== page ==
WestEd, a non-profit educational research agency, has been funded by the US Department of Education to test a new molecular modeling kit, Happy Atoms. Happy Atoms is an interactive chemistry learning experience that consists of a set of physical atoms that connect magnetically to form molecules, and an app that uses image recognition to identify the molecules that you create with the set. WestEd is conducting a study around the effectiveness of using Happy Atoms in the classroom, and we are looking for high school chemistry teachers in California to participate.

As part of the study, teachers will be randomly assigned to either the treatment group (who uses Happy Atoms) or the control group (who uses Happy Atoms at a later date). Teachers in the treatment group will be asked to use the Happy Atoms set in their classrooms for 5 lessons over the course of the fall 2017 semester. Students will complete pre- and post-assessments and surveys around their chemistry content knowledge and beliefs about learning chemistry. WestEd will provide access to all teacher materials, teacher training, and student materials needed to participate.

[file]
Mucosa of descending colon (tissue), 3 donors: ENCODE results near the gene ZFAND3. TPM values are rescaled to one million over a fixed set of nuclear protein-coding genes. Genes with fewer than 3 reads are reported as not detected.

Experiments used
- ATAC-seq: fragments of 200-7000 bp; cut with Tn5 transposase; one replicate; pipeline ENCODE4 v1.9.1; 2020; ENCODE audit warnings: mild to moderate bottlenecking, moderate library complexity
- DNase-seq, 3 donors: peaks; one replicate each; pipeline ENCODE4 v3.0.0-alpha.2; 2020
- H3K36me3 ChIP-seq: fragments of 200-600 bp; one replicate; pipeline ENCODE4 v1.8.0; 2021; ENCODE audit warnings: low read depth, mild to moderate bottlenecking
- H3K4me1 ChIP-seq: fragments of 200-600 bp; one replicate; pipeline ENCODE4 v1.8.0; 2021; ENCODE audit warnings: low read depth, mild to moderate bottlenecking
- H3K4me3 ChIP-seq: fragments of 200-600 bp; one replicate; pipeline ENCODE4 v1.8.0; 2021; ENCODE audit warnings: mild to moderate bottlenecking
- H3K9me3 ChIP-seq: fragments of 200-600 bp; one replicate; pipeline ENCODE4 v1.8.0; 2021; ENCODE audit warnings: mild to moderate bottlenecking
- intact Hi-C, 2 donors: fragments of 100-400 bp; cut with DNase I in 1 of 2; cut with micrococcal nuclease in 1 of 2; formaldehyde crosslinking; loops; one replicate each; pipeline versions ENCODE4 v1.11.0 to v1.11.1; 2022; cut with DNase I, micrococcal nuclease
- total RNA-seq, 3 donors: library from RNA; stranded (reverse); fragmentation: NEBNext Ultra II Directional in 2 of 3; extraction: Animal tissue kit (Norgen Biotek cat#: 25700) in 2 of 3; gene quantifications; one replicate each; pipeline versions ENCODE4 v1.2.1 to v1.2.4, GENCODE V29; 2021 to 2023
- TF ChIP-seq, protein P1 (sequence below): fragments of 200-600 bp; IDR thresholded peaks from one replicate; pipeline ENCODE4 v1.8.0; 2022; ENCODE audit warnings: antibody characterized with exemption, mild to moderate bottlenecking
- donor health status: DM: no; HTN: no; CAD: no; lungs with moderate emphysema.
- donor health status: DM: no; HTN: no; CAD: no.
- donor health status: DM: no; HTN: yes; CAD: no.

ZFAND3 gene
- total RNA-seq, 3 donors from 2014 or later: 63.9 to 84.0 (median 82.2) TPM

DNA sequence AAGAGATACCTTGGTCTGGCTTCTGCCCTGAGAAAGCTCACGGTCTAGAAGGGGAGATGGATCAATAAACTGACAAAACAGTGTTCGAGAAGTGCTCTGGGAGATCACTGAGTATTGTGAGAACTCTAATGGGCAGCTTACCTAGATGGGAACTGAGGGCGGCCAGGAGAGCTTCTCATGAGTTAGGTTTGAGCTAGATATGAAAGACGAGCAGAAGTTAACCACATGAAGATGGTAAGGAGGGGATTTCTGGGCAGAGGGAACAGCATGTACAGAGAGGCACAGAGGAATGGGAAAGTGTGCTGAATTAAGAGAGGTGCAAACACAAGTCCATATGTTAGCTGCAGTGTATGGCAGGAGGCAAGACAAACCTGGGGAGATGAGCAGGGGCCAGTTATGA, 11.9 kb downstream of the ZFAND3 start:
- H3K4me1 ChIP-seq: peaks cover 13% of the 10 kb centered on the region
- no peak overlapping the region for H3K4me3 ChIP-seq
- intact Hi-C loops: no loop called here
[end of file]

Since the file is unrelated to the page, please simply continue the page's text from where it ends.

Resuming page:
Participating teachers will receive a stipend of $500-800. You can read more information about the study here: https://www.surveymonkey.com/r/HappyAtoms

Please contact Rosanne Luu at rluu@wested.org or 650.381.6432 if you are interested in participating in this opportunity, or if you have any questions!

Written by California Science Teachers Association